The New York Tartan Day Parade will take place on Saturday April 9. The festival aims to celebrate Scottish-American heritage and pride and promote the bonds between the two countries.
The parade takes place down Sixth Avenue - the Avenue of the Americas - marching just over half a mile from West 45th Street to 55th Street.
Here are some facts you may not know about Tartan Week:
Sam Heughan is this years Grand Marshal
The Grand Marshal is an honorary title given to a person who leads the parade, and this time Outlander star Sam has that honour.
Sam grew up in New Galloway and studied at the Royal Scottish Academy of Music and Drama (now the Royal Conservatoire of Scotland). One of Sam’s first acting jobs was in a series of advert for Tennent Lager playing Hugh Tennent.
April 6 is National Tartan Day
On 1998, the US Senate agreed to designate this day as National Tartan Day to recognise the contributions made by Scottish-Americans in the States. In 1999, the first parade consisted of just two pipe bands and a small group of Scottish Americans who marched from the British Consulate to the UN. April 4 2008, President George W. Bush signed a Presidential Proclamation making April 6 National Tartan Day.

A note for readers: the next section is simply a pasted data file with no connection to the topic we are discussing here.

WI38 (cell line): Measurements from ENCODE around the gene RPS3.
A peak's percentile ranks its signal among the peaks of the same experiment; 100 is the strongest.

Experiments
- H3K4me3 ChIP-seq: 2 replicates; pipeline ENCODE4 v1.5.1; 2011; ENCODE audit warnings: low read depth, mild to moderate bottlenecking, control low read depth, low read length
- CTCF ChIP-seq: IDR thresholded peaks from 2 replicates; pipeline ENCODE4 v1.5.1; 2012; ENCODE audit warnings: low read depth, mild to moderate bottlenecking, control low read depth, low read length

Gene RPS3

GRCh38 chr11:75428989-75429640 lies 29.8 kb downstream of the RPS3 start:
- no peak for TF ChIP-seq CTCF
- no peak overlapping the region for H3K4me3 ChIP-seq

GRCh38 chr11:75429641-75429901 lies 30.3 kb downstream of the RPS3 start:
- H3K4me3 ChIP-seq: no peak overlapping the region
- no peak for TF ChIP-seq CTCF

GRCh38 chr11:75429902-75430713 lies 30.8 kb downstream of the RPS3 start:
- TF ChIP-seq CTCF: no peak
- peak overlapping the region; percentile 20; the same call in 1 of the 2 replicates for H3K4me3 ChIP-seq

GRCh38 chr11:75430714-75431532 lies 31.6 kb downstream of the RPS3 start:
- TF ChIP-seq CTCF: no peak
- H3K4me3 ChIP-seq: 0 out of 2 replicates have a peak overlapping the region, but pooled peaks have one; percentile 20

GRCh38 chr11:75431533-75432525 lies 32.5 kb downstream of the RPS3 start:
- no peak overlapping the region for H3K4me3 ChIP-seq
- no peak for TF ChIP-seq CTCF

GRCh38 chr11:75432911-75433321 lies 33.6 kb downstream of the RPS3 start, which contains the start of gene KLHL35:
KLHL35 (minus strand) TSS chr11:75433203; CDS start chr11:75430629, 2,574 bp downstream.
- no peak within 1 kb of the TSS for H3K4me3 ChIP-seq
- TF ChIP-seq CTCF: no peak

Many famous Scots have been Grand Marshal
There have been 17 parades, this year being the 18th, and over the course of those years, many Scots have taken the lead spot in the parade. Those include: Alan Cumming, 2009; Brian Cox, 2012; and last year Graham McTavish - who is also known for playing Dougal MacKenzie in Outlander.
READ MORE: The tale of Scottish banshees: Baobhan Sith
There are several other Tartan Days around the world
Canada estimates that around 15 per cent of the population has Scottish heritage. To celebrate this Nova Scotia proclaimed a tartan day in April 1987.
Australia and New Zealand have their Tartan Day on July 1 - the anniversary of the Repeal Proclamation of 1782 which annulling the Act of Proscription of 1747 - an act which had made wearing tartan a punishable offense. Argentina said they have around 100,000 people of Scottish descent. The first Tartan Day parade of Scottish porteños took place on April 6, 2006 and is organized every year by the Scottish Argentine Society.
It’s a growing parade
This year over 3,000 marchers are expected to take part in the parade.
This is a stark difference from the handful who took part in the first parade in 1999. Pervious marching groups have included students from St Andrews university and even the New York police department.